Questioning the rationale that led Parliament to pass a new Juvenile Justice Bill, that lowers the age of juveniles who can be tried as adults from 18 to 16 years in cases of heinous offences, former National Human Rights Commission (NHRC) chairperson Justice K G Balakrishnan said the rights panel had opposed the move.
Speaking to The Sunday Express, the former Chief Justice of India, who demitted the office of NHRC chief early this year, said the rights panel had sent its opposition in writing to the government.
“Our objection was based on government data only. We felt it would prove to be a counter-productive step,” he said.
“We told the government that reducing the age from 18 to 16 years would be against the UN Convention on the Rights of the Child, which India ratified in 1992. We also said that at 16 years, the boy is still a child who is in his formative years. If he is sent to jail, after trial in an ordinary criminal court, there is no likelihood of any reformation and he would come out a hardened criminal. So, we said we should be very careful before reducing the age to 16 years,” he said.
“A village boy of 16 years, what maturity can we attribute to him? In a well-educated family of fair means, 16 years may be a good age. But the same cannot be true in the case of ordinary, poor citizens,” he said.
“We had also cited a number of other reasons why it should not be done. The data shows that the number of serious crimes in which juveniles between the age of 16 and 18 years are accused is not very high, except in a couple of states. In most states, the percentage of people in this age group committing crimes is not so serious as to warrant a legislation at this stage. That was what we had said in the report,” said Justice Balakrishnan.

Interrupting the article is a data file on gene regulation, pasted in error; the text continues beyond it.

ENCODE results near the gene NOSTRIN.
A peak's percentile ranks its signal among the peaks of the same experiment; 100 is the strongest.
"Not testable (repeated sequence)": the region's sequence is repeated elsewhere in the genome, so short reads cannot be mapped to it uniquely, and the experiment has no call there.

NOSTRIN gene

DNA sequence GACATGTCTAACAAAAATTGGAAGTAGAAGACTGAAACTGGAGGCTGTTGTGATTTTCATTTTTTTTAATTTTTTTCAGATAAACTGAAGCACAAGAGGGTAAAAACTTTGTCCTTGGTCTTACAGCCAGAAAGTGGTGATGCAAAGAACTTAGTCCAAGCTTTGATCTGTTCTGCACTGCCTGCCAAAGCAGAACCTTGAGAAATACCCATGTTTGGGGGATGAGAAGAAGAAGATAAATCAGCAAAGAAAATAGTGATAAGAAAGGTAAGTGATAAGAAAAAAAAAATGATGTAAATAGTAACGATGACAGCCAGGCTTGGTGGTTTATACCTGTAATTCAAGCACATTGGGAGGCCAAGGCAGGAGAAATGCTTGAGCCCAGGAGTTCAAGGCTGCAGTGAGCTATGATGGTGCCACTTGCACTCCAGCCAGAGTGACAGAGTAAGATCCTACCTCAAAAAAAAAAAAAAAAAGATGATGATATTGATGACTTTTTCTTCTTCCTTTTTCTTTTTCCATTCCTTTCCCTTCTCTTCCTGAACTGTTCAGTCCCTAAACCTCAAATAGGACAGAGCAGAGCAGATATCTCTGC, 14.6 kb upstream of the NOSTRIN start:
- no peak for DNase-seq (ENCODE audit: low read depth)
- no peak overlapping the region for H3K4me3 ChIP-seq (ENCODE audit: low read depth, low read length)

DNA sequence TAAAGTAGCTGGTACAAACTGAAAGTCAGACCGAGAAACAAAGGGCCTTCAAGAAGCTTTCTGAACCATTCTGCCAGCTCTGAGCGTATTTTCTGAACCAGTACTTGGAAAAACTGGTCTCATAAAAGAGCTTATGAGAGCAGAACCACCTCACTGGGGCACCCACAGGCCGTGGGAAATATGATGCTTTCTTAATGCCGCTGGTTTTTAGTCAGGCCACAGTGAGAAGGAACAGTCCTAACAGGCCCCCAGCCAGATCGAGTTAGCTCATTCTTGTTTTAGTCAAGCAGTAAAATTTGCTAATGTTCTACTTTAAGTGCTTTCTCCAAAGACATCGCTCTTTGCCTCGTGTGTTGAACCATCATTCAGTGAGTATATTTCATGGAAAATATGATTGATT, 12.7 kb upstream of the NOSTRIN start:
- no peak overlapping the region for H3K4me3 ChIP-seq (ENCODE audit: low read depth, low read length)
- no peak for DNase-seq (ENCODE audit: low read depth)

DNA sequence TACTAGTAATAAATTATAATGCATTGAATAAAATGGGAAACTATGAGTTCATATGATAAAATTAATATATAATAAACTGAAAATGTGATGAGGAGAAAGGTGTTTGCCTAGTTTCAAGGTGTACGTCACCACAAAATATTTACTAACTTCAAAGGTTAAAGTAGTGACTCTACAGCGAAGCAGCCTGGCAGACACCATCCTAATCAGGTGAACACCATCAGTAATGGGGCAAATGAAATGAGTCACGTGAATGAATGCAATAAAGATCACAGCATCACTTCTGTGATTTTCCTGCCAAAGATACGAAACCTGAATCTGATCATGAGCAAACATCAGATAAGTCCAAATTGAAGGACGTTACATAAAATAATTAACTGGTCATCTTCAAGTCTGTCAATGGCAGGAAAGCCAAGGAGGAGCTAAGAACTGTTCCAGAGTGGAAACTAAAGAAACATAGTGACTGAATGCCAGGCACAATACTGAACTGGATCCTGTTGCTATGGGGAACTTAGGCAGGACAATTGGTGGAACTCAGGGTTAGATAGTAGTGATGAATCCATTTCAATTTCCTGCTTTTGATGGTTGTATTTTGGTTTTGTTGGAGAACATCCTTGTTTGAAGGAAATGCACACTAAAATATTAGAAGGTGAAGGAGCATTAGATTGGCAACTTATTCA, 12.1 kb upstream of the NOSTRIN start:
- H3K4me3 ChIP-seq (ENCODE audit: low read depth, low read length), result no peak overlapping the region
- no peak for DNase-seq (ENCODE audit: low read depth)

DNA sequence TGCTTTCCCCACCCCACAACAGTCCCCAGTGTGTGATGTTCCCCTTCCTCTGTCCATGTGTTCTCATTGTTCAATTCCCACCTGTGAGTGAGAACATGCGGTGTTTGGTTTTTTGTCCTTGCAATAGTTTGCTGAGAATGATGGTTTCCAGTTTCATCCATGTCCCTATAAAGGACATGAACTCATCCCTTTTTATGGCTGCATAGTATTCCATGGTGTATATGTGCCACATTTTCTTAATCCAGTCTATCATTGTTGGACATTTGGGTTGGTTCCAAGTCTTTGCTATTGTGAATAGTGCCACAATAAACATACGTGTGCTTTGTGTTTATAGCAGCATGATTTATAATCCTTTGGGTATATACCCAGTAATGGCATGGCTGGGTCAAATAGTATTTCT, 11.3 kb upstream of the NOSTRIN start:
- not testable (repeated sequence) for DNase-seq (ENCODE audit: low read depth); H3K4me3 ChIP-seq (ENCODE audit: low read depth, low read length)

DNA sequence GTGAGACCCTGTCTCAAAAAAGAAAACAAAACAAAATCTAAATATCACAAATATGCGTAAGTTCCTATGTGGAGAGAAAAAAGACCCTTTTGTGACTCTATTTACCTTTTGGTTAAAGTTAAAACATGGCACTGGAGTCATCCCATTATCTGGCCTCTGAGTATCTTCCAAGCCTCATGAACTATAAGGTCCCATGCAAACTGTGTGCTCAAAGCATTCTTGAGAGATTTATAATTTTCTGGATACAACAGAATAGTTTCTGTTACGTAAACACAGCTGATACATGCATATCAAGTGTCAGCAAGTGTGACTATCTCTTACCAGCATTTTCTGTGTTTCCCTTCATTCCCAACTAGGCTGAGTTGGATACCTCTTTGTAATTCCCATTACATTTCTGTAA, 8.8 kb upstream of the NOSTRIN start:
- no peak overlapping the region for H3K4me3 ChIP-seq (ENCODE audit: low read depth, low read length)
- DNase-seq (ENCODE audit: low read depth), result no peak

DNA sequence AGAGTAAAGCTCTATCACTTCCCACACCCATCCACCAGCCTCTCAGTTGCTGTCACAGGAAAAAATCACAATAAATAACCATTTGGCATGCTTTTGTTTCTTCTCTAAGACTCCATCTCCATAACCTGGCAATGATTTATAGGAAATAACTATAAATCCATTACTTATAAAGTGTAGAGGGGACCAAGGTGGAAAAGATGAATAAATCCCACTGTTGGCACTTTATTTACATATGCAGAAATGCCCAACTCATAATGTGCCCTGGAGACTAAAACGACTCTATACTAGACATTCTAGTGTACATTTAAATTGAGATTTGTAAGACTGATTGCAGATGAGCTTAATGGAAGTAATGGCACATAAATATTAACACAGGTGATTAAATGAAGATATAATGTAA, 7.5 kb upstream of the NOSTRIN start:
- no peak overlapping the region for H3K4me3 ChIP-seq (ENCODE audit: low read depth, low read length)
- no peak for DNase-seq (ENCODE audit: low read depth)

Paving the way for a new juvenile system in which the age of criminal culpability will now be 16 years, subject to some conditions, the Rajya Sabha passed the Juvenile Justice (Care and Protection of Children) Bill, 2015, earlier this week.
Asked if the Parliament had erred in passing the legislation, although there were many MPs who wanted it to referred to a select committee, he said, “We can’t attribute things like unreasonableness, illegality, etc to parliamentarians. They have passed the legislation and it will become the law. But our view was that it should be sent to a select committee for further deliberation.”
Would it have been better if the Bill had been referred to a select committee? “We had said so. Every enactment, if it is given to a committee, it (the committee) will consider all pros and cons, look at all evidence before finalising its report. Important legislation that affect the serious rights of citizens may be sent to a select committee for a better law.”
To a question on whether he was of the view that the Rajya Sabha passed the Bill in a hurry, under mounting public pressure in view of the release of the juvenile (now adult) convict in the December 16, 2012 Delhi gangrape case, the former CJI said, “Every law is a reflection of popular opinion. But the only thing that needs to be considered is that the law is just and is not passed only because public urge is there. We amended Sections 376, 354 only after popular urge. But nobody questioned it.”